How do I account for the feelings that I am having? This paper will provide my reflections and insights into the poem “The Span of Life” by Robert Frost by describing why it caught my interest as the reader, and then evaluating the meaning of the poem using the reader-response approach to literary criticism. This work immediately captured my interest because of the powerful image that Frost creates of an old dog on the floor. I am a dog lover and I have always had them around.
I know what an old dog looks like laying on the floor; tired, grey, and frail.
Frost has “given us first a sound picture of the dog near the end of his life” (Wood, 2009, para. 4). With this image I am free to determine what that dog means to me as the reader. In addition, after reading the next line I am completely drawn in by the powerful symbolism that is used to represent the actual span of life that we all shall experience (Clugston, 2010).
This is where all the emotions kick in. So, what aspects of this poem make me feel the way that I do about it? The following will describe that process.
The reader-response approach to literary criticism focuses on making connections and reflecting on them. In ddition to making connections to a work of literature, the feelings that are felt must be accounted for. According to this approach, I must never solely depend on my feelings and opinions; they must be linked to the literary aspects within the work (Clugston, 2010).
This approach offers endless interpretive possibilities by the reader and there is no right or wrong way to interpret a literary work (Reader response criticism, 1997). Clugston (2010) suggests that I use “connecting” questions to help develop a critical analysis of the poem. According to these questions, I should first consider what captured my imagination.
As described above, it was simply the powerful imagery and symbolism. Next, I should consider if what I felt was an emotion, a curiosity, or an aspiration. With the particular poem I was overtaken first by curiosity of what this poem could mean, and then by emotion, especially when I sat back and thought about what Frost was trying to convey. Imagining the dog barking backwards I see myself looking into the past. He used that image of the old dog to evoke thoughts and emotions about the “inevitable life cycle that both the dog and the reader face” (Clugston, 2010, What literature contributes to our lives, para. 4).
Now, it must be determined if the above mentioned involves a desire to escape the past or present. In this case, I want to escape both. I don’t want to deal with my death moving forward, and I am questioning what I have done in the past. So, what motivation or change did my connection with this piece of literature create in my thinking and my relationships? “I can remember when he was a pup” had me thinking about my past and the life I have already lived. Then, I immediately begin thinking about my mortality. Have I lived enough and in a way that I would want to be remembered if I die tomorrow?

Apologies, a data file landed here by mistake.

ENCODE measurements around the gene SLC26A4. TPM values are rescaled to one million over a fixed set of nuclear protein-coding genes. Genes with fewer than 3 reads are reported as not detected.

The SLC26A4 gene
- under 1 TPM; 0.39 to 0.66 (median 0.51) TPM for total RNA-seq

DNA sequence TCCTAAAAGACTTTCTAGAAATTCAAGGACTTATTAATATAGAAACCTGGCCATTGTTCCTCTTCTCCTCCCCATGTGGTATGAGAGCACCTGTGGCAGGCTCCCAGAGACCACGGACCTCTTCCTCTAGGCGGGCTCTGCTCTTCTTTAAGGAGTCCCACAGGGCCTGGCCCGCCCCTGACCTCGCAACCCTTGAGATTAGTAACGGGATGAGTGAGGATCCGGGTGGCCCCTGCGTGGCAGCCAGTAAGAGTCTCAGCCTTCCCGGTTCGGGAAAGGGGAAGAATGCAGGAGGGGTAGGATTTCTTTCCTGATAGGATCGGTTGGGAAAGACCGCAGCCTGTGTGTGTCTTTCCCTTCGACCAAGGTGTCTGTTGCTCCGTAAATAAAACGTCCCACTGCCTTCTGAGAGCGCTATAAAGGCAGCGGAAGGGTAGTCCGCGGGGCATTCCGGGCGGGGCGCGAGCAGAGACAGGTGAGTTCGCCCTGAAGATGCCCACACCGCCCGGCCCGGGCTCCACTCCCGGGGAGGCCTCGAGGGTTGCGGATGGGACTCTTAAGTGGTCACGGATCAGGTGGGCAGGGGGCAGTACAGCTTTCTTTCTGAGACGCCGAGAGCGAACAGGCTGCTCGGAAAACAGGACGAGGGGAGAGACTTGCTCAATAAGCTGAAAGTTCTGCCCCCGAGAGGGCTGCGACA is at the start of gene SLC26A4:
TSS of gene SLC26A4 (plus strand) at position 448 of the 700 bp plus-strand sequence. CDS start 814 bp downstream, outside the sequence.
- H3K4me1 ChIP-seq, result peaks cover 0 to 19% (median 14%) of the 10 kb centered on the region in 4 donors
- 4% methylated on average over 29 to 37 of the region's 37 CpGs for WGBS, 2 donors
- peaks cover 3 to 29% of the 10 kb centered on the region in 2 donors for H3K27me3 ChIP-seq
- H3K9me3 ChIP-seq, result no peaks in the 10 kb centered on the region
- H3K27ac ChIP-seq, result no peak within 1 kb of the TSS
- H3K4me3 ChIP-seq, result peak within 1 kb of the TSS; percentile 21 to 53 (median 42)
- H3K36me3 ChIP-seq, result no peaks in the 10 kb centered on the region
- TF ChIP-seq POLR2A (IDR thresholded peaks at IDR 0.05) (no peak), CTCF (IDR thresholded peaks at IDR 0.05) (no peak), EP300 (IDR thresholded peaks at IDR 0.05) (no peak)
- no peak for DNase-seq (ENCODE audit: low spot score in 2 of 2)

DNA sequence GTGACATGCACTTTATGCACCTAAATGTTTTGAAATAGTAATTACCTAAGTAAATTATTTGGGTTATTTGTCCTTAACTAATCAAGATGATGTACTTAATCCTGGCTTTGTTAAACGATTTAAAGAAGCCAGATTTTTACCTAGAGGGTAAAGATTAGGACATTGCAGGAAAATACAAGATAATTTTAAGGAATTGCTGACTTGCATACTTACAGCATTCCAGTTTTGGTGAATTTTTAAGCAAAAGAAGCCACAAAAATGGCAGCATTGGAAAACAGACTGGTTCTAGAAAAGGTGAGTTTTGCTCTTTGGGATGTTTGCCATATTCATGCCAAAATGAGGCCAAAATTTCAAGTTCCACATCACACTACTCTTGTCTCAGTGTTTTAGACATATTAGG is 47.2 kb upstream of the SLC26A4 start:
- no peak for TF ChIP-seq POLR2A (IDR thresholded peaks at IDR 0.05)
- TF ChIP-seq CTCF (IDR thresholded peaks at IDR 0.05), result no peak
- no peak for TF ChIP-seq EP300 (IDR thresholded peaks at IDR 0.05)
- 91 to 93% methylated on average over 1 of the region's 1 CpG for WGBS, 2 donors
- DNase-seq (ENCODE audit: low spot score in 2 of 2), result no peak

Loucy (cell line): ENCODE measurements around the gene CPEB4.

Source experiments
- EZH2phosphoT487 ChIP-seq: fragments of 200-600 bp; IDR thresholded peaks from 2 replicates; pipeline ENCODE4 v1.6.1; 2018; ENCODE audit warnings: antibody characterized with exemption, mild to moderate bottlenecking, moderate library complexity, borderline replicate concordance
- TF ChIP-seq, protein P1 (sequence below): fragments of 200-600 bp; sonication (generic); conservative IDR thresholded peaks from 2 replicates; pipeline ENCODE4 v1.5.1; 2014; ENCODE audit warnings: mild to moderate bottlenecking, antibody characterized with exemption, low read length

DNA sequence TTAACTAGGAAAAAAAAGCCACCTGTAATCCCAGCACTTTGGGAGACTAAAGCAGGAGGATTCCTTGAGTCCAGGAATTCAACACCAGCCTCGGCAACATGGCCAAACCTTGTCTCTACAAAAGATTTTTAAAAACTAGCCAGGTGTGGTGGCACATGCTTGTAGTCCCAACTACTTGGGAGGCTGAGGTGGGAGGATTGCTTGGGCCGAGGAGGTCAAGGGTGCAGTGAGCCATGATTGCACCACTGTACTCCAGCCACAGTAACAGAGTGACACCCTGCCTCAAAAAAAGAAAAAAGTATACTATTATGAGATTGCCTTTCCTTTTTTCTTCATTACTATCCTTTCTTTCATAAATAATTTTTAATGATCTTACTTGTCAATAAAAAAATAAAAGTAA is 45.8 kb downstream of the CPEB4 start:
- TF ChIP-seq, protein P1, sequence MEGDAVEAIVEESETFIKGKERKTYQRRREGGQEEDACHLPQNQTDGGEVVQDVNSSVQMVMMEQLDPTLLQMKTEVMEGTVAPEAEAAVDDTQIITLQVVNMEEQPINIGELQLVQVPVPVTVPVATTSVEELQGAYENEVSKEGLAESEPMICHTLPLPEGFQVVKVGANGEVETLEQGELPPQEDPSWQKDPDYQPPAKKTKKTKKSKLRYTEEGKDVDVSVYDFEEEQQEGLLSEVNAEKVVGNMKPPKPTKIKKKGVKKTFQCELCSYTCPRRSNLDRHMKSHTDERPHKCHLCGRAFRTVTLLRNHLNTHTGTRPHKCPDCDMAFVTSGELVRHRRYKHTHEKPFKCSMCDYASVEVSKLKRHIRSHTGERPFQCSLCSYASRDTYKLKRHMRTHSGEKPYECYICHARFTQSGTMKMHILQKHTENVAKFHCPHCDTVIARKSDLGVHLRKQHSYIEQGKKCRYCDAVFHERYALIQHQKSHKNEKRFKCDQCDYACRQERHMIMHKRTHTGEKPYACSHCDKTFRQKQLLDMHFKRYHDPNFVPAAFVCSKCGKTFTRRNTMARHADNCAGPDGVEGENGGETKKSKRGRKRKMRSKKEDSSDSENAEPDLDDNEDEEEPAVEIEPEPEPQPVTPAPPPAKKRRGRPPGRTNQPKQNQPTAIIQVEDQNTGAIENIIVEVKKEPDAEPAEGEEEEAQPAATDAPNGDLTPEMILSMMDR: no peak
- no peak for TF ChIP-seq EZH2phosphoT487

Do the people that I love know that I do? Moving forward, how can I make my life better? This poem brought about so much thought for me. Now, what connections can I make between this work and others that I have read and do those connections reinforce things I know or add new insights? In this case it was more about adding new insights than connections. With those sixteen short words I was brought into a world that I really have never experienced from the written page. Experiencing the emotions from this work has a lot to do with my life at this time.
It was easier for me to relate to death and dying more than I ever have. This poem added new insights to my life more than anything else as is evidenced by all of the above analysis. In conclusion, “The Span of Life” gripped me, held me close, and brought me to a place in my mind I have never experienced from the written page. This paper provided my reflections and insight into the poem by Robert Frost by describing what caught my interest, and then evaluating the meaning of the poem using the reader-response approach to literary criticism.
I look forward to using the reader-response approach in future criticisms, as I highly value the thought process that it encourages.